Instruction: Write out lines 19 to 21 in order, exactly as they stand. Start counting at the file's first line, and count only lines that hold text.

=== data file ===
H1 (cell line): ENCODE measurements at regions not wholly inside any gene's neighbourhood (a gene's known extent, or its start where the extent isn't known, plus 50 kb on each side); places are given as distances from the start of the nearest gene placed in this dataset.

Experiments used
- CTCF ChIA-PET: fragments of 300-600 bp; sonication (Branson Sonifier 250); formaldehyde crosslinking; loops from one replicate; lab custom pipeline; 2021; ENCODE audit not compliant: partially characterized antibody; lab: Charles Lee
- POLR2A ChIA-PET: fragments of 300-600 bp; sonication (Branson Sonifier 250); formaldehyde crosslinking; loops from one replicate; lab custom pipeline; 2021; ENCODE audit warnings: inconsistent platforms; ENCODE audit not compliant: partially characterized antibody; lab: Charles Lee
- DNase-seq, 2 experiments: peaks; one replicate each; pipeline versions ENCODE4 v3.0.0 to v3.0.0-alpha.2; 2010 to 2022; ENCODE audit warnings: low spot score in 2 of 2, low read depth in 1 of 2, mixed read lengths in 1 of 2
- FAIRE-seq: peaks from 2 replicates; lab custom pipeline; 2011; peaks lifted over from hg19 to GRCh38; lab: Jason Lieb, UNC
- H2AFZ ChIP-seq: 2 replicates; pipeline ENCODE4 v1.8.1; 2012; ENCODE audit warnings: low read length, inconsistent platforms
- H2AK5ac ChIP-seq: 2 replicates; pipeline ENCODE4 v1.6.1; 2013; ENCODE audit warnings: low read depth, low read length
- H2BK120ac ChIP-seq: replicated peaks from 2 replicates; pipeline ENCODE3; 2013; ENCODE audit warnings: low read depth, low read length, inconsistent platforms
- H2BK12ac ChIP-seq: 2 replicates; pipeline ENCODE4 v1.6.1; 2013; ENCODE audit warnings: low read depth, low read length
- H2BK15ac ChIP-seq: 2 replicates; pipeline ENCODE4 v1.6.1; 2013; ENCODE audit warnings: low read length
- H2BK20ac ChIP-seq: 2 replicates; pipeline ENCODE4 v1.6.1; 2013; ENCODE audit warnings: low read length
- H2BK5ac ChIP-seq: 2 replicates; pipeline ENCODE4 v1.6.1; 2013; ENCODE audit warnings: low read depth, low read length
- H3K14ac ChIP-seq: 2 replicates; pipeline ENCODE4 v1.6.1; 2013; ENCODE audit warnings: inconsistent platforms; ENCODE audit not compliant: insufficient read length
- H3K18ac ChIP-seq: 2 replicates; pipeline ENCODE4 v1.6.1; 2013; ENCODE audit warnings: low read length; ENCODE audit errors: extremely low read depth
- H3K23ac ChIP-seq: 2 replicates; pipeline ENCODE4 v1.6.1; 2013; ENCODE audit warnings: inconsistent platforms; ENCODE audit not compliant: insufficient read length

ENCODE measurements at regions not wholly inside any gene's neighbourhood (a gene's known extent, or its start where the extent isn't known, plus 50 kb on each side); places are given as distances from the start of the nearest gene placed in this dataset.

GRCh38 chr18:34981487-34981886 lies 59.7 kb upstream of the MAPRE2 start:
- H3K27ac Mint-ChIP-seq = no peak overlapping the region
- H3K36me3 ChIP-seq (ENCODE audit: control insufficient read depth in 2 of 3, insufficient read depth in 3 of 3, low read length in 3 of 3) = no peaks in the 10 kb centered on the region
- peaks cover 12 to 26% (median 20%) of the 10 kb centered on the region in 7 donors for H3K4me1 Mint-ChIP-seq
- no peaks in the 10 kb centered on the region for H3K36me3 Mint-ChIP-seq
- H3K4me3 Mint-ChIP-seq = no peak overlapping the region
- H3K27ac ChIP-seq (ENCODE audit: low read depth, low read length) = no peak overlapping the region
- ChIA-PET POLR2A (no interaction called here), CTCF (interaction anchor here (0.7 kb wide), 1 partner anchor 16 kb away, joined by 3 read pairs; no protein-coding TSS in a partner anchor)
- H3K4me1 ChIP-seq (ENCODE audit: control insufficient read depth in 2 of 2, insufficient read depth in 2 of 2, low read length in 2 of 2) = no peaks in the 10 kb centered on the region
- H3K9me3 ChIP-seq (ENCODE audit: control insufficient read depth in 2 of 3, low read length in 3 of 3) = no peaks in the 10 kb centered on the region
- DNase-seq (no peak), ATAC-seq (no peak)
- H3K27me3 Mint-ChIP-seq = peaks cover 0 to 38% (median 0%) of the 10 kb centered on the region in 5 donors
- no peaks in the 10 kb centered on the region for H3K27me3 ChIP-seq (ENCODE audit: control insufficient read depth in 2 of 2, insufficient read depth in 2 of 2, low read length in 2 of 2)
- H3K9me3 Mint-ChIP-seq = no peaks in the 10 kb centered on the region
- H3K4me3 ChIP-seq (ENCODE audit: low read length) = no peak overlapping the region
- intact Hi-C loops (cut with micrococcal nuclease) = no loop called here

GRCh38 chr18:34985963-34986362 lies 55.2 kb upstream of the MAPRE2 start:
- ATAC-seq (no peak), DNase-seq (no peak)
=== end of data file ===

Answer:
- H3K27ac Mint-ChIP-seq = no peak overlapping the region
- H3K36me3 ChIP-seq (ENCODE audit: control insufficient read depth in 2 of 3, insufficient read depth in 3 of 3, low read length in 3 of 3) = no peaks in the 10 kb centered on the region
- peaks cover 12 to 26% (median 20%) of the 10 kb centered on the region in 7 donors for H3K4me1 Mint-ChIP-seq